Sometimes people’s memories aren’t very good. There are stories that we’ve killed, because someone remembered something wrong, and we found that out going through the fact checking. Once you have the tape, it’s not so different. You need the story to lay out the same kinds of beats and the same kinds of changes, whether it’s somebody remembering something, or you’re filming right in front of you.
It’ll be 15 years that you’ve done This American Life later this year. Has doing the show over that time shaped your opinion of the country?
The country has changed in the 15 years since we’ve been doing the show, but I don’t feel that doing the show has given me a perspective that I didn’t have as somebody who was just reading the newspaper or something. I think this is one of those instances where the question is more interesting than my answer, I’m afraid.
It seems that the country is really divided down party lines. You feature a lot of regular people on your show. Have you found that to be the case?
I think that it’s true that people are split into factions, but I think ther’s this enormous gray area where a lot of us reside, where we’re not sure where we stand on a lot of things, and we have a lot of beliefs about things, but they’re not so fixed and firm and doctrinaire. I still think that–we’re not a silent majority–but we don’t hold to the hot-head beliefs that are heard on television, but I think that’s sort of obvious.
I think that the way most people think about politics, and the way most people feel about themselves and this country doesn’t make it into the press. I think that’s still true, how every group feels misrepresented in the press–religious people do and minorities do, women do, and if you would ask them about it, children do. I think everyone feels misrepresented, and rightly so. It’s still rare for there to be stories in the press where people seem human-scale and relatable and like real people and acting the way real people act. I just think there’s an enormous gap where the way most people live their lives in this country isn’t captured by the way the media covers people, partly because of where the media points its cameras and partly because of the tone that gets taken.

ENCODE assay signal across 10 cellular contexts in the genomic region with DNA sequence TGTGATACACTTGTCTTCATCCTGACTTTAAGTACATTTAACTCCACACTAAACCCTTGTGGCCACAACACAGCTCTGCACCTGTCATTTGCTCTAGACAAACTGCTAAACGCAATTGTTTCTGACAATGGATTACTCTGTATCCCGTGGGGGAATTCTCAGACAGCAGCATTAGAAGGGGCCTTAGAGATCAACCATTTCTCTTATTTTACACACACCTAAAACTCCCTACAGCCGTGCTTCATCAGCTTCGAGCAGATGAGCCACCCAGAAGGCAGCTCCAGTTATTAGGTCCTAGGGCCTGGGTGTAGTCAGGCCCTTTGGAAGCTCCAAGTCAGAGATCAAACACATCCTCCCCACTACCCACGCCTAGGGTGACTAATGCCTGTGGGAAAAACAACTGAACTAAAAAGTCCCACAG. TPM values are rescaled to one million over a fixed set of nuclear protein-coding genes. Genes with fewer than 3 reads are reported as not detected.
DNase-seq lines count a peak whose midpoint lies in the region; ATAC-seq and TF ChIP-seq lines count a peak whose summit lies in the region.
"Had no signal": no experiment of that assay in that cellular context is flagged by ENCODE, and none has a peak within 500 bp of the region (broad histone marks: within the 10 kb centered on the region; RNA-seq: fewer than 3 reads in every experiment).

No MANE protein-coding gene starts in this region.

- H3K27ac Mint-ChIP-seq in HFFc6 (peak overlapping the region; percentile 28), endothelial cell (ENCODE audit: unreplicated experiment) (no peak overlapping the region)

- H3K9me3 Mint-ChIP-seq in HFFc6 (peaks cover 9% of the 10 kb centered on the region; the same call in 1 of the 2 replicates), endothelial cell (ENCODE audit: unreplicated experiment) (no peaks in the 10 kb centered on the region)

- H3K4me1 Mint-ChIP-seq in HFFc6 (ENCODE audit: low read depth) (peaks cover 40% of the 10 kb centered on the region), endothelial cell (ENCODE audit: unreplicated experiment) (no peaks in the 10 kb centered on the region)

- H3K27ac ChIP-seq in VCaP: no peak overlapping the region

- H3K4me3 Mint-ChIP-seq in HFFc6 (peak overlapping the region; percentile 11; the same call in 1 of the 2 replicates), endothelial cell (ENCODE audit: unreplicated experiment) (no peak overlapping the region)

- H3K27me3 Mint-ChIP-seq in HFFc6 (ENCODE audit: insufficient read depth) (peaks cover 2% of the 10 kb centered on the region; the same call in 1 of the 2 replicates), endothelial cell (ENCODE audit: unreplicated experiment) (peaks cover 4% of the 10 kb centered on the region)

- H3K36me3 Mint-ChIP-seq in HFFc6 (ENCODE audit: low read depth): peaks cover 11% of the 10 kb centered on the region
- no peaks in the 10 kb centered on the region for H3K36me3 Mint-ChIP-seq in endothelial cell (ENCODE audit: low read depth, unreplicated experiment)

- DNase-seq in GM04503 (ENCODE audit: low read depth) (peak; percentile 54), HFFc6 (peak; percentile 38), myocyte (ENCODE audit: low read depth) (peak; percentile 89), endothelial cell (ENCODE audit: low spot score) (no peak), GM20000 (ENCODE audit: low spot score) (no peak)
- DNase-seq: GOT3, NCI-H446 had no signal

Do you think a show like yours sort of levels the playing field?
I wish I was pretentious enough to think that we’re leveling the playing field. I feel we’re trying to do something different, but I don’t feel like first and foremost we’re a force for good in the world. I feel like mostly what we put on the show is stuff that we find amusing and interesting and fascinating, and that’s our primary mission. Along the way, we get people on the show who aren’t the people you see everywhere else, and they get portrayed in a way that isn’t exactly the same, but I have to say, even for us, that’s a secondary concern. We want stories that will be really entertaining and emotional and pull you in and not let you go.
Ira Glass will host Radio Stories & Other Stories at the Mondavi Center on the campus of UC Davis on Thursday April 29 at 8 p.m. Tickets range from $25 to $45 for regular admission and $12.50 to $22.50 for students. For more information, call the Mondavi Center box office at (866) 754-ARTS.